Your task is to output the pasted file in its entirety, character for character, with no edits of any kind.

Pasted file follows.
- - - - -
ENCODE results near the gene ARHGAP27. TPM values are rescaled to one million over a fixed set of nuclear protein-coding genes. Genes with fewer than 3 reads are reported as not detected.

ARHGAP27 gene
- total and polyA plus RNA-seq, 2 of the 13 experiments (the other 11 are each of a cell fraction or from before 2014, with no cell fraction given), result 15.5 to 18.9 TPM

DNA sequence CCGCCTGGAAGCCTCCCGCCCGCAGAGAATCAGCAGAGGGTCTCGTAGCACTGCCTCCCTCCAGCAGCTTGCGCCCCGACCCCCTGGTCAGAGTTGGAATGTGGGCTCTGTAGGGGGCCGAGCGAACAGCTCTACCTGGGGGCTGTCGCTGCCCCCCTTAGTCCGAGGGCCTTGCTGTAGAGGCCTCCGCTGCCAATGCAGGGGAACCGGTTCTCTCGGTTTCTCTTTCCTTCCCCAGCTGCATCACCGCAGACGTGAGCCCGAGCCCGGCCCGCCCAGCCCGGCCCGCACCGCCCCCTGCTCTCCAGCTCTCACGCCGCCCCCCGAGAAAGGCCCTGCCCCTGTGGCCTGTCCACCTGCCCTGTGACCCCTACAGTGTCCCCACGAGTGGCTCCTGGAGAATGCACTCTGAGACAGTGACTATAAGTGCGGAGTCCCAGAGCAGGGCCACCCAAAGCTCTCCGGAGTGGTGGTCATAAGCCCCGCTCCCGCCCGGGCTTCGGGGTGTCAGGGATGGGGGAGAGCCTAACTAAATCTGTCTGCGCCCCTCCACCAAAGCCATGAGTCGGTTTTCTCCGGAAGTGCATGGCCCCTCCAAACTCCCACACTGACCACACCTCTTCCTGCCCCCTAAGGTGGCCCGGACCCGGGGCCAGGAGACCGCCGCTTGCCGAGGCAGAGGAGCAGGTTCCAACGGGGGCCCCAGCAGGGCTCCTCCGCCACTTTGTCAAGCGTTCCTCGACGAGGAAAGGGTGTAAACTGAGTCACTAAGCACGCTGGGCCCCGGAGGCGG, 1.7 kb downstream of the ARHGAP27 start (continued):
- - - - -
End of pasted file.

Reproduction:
ENCODE results near the gene ARHGAP27. TPM values are rescaled to one million over a fixed set of nuclear protein-coding genes. Genes with fewer than 3 reads are reported as not detected.

ARHGAP27 gene
- total and polyA plus RNA-seq, 2 of the 13 experiments (the other 11 are each of a cell fraction or from before 2014, with no cell fraction given), result 15.5 to 18.9 TPM

DNA sequence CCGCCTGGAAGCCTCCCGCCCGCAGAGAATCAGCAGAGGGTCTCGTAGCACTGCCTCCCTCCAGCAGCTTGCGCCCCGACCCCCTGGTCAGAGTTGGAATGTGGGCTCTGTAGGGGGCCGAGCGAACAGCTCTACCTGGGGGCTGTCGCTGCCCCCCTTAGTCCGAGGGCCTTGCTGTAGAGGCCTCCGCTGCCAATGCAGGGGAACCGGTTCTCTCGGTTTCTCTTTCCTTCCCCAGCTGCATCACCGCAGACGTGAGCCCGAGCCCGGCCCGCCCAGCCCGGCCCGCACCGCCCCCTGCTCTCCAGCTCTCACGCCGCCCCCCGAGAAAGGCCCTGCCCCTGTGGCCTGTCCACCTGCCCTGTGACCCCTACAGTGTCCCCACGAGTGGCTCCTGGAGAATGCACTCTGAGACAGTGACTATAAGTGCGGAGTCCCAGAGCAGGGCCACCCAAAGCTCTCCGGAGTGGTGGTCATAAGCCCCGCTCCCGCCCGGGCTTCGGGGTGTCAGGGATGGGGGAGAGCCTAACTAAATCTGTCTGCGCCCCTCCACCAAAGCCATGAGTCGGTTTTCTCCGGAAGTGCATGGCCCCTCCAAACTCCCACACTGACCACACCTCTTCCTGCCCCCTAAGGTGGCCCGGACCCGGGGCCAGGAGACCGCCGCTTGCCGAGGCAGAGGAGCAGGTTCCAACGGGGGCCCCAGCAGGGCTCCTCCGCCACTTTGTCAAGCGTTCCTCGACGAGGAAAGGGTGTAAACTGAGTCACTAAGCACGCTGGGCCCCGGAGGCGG, 1.7 kb downstream of the ARHGAP27 start (continued):